In recent years, people who support homosexual rights have worked and demonstrated to increase those rights. In the United States, the watershed event for homosexual activism was the Stonewall riot, which protested a police raid on a gay bar in New York City in 1969. It was the first public protest by homosexuals against harassment by police. Since then, homosexual communities in the United States have organized to work for gay rights. Such groups include the National Gay and Lesbian Task Force, a civil rights organization that promotes equality and freedom from prejudice and discrimination for gays and lesbians; Lambda Legal Defense and Education Fund, which provides legal representation for gays and lesbians; and the Human Rights Campaign Fund, which lobbies state and national legislators. In Canada, Equality for Gays and Lesbians Everywhere (EGALE) has worked to secure equal rights for gays and lesbians and to influence federal legislation on gay rights. Canadian gay rights groups helped bring about the amendment in 1996 of the Canadian Human Rights Act to explicitly prohibit discrimination based on sexual orientation. Other countries that have specifically outlawed discrimination against homosexuals and bisexuals include The Netherlands, Norway, Sweden, South Africa, Australia, and New Zealand.
One of the greatest challenges to face the homosexual community was the outbreak of acquired immunodeficiency syndrome (AIDS) in the early 1980s. In the United States, the disease first became prevalent among gay men and spread with devastating effect. When little was known about the disease and how it was spread, AIDS patients and homosexuals experienced an increase in discrimination in housing and health insurance. Many people protested against agencies of the U.S. government—including the Centers for Disease Control (CDC), the National Institutes of Health (NIH), and the Food and Drug Administration (FDA)—claiming they were slow to study the disease and search for treatment. More organizations were formed to help educate people about the disease and to help AIDS patients get proper care.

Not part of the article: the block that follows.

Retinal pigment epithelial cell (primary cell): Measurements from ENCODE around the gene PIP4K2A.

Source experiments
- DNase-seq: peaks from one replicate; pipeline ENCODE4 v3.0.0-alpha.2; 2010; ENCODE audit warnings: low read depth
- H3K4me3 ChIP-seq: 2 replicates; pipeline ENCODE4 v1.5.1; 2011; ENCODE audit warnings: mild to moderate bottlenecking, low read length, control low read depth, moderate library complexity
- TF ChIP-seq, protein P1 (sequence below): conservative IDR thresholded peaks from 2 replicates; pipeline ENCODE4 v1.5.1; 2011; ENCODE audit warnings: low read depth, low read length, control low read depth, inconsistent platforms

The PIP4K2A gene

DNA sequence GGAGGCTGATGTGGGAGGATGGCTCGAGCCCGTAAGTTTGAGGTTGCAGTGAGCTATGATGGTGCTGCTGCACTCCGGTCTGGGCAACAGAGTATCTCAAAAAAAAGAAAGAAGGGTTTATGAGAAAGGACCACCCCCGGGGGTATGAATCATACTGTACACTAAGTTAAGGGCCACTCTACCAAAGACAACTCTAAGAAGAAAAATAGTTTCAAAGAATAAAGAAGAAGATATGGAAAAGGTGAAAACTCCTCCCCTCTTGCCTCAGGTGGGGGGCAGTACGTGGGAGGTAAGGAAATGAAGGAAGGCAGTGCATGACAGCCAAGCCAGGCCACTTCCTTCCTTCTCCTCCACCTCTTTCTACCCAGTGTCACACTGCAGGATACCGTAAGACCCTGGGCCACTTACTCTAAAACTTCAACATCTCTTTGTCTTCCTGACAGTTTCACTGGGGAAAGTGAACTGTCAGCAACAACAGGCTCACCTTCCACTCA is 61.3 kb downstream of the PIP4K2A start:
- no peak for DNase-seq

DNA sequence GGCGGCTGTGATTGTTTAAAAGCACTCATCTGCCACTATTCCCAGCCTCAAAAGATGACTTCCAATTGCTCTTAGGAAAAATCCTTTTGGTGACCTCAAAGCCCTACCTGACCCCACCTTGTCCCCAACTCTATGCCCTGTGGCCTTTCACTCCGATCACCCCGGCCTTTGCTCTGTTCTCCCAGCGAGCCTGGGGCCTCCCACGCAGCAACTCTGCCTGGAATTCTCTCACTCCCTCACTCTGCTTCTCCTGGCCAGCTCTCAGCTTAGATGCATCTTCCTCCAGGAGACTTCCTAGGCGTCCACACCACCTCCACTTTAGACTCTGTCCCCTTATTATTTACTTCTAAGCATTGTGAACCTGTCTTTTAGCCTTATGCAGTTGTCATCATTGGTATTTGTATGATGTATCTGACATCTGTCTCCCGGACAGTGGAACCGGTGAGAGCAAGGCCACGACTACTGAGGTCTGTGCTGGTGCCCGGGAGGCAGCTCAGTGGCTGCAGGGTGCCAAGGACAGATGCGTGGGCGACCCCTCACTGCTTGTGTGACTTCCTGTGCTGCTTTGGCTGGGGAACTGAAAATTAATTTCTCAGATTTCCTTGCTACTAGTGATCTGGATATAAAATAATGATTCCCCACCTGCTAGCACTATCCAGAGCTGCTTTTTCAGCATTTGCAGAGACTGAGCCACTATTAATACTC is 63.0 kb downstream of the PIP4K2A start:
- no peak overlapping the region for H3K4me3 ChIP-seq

In the 1990s and 2000s homosexual rights groups addressed a number of other issues, including the rights of gay and lesbian families. In 2001 The Netherlands became the first country to legalize same-sex marriages, giving same-sex couples the same rights that heterosexual couples have in areas such as inheritance, taxes, divorce, and pension benefits. Belgium legalized same-sex marriages in 2003. Spain and Canada followed suit in 2005. Canada became the fourth nation to legalize same-sex marriage and the first outside of Europe. Several other European countries recognize homosexual unions, although these unions are generally called civil unions or registered partnerships rather than marriages. The United Kingdom, for example, permitted civil partnerships beginning in December 2005. The same month the Constitutional Court of South Africa struck down the country’s Marriage Act as unconstitutional because it did not permit same-sex marriage. The court stayed its ruling for one year to allow parliament to amend the act, but it stipulated that the ruling would go into effect regardless by December 2006. In December 2006 South Africa became the fifth country to legalize gay marriage. The federal district of Mexico City allowed civil unions for same-sex couples in late 2006.